A) Deaths from severe acute respiratory syndrome by COVID-19 by age group and month of symptom onset. Symptom onset period between February 10th, 2020 and May 20th, 2021. The numbers represent the proportion of deaths in each age group. *The month of May 2021 is incomplete and there are still several cases without a completed outcome. B) Distribution of deaths by gender and age group in the state of São Paulo. 2020: period of symptom onset between February 10th, 2020 and December 31st, 2020. 2021: period of symptom onset between January 1st, 2021 and May 20th, 2021.

Figure 4.
Time series of crude incidence (A) and mortality (B) rates of severe acute respiratory syndrome by COVID-19 by age group in the state of São Paulo. Symptom onset period between February 10th, 2020 and May 1st, 2021.

DEATHS

Among the deaths, 79,652 (74.8%) have registered one or more risk conditions, with a predominance of heart disease (59%) and diabetes (42.8%), followed by neuropathy (8.5%), obesity (12%), nephropathy (7.7%), pneumopathy (6.8%), and immunosuppression (4.5%). Of the 106,437 confirmed deaths in the state of São Paulo, 54.2% used the Intensive Care Unit (ICU) and, of these, 63.4% used invasive ventilatory support, 27.7% used noninvasive ventilatory support, and 8.9% did not use them. Until the end of 2020, the average ICU stay of patients with SARS COVID-19 who died was 14 days, but this scenario has changed in recent months. Considering only the first five months of 2021, the estimated time for a person to evolve to death after being admitted to the ICU decreased to 11 days. The absolute majority of patients who died lived in Expanded São Paulo (53,791), but the highest accumulated mortality in the period was observed in the RHD of São José do Rio Preto (352.9).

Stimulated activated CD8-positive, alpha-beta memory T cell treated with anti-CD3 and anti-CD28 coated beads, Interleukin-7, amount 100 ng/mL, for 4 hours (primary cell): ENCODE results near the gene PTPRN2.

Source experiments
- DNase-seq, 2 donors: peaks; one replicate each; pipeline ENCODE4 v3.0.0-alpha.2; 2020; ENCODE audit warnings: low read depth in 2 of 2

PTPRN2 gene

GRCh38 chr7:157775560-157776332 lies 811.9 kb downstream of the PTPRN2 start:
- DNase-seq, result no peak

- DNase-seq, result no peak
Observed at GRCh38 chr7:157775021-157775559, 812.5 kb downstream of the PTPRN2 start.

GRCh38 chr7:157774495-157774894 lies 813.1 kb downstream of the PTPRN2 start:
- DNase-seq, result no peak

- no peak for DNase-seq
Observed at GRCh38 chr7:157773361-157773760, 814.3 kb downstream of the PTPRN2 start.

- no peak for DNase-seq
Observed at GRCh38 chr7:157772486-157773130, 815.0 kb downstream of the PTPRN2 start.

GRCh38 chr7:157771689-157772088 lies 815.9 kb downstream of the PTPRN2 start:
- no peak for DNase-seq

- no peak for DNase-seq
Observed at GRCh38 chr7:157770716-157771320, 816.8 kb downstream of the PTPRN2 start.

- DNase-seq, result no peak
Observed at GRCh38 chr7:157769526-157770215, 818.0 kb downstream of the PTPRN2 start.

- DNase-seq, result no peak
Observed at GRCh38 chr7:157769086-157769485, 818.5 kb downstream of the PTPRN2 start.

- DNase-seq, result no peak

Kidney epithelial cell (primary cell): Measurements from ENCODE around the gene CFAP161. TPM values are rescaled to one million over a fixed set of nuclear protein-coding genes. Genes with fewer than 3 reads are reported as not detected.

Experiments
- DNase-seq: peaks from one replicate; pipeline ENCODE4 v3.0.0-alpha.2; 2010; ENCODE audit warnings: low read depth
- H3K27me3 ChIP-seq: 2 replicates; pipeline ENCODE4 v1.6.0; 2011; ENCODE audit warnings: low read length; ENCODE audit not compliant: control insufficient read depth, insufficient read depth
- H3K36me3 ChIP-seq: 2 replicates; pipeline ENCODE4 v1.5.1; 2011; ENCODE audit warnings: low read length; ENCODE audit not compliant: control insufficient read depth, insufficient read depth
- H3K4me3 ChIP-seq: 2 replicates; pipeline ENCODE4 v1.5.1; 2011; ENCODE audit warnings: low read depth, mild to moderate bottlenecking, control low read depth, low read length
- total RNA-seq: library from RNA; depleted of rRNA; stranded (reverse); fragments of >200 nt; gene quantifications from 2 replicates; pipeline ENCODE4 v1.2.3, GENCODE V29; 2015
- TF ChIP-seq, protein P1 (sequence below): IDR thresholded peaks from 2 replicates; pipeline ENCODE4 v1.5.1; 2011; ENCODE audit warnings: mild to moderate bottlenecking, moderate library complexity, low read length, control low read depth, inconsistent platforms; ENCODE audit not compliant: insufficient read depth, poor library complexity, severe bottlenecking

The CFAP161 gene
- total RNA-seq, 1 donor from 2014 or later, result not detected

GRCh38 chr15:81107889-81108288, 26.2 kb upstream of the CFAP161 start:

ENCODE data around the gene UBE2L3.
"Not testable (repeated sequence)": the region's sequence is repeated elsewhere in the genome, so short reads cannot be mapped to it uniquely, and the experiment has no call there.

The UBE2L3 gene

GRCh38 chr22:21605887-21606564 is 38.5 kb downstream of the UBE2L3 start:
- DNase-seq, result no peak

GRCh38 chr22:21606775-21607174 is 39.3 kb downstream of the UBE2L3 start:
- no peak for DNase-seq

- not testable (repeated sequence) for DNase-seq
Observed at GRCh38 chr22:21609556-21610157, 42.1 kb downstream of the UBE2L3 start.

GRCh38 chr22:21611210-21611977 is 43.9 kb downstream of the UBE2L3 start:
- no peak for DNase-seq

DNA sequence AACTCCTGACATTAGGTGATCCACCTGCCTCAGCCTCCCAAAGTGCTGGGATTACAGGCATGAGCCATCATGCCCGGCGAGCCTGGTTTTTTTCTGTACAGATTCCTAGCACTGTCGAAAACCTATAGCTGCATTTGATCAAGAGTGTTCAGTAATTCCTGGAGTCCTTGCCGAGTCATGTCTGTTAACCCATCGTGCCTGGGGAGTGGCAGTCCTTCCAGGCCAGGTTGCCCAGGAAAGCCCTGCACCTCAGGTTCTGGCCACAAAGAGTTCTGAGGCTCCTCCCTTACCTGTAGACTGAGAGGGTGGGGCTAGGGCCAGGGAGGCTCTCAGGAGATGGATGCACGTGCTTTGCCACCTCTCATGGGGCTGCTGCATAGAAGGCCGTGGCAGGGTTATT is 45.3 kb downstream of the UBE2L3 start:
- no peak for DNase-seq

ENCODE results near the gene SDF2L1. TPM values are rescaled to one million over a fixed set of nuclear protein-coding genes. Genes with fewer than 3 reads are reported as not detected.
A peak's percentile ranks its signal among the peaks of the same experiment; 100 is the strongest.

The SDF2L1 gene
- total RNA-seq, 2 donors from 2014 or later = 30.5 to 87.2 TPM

EFFECTIVE R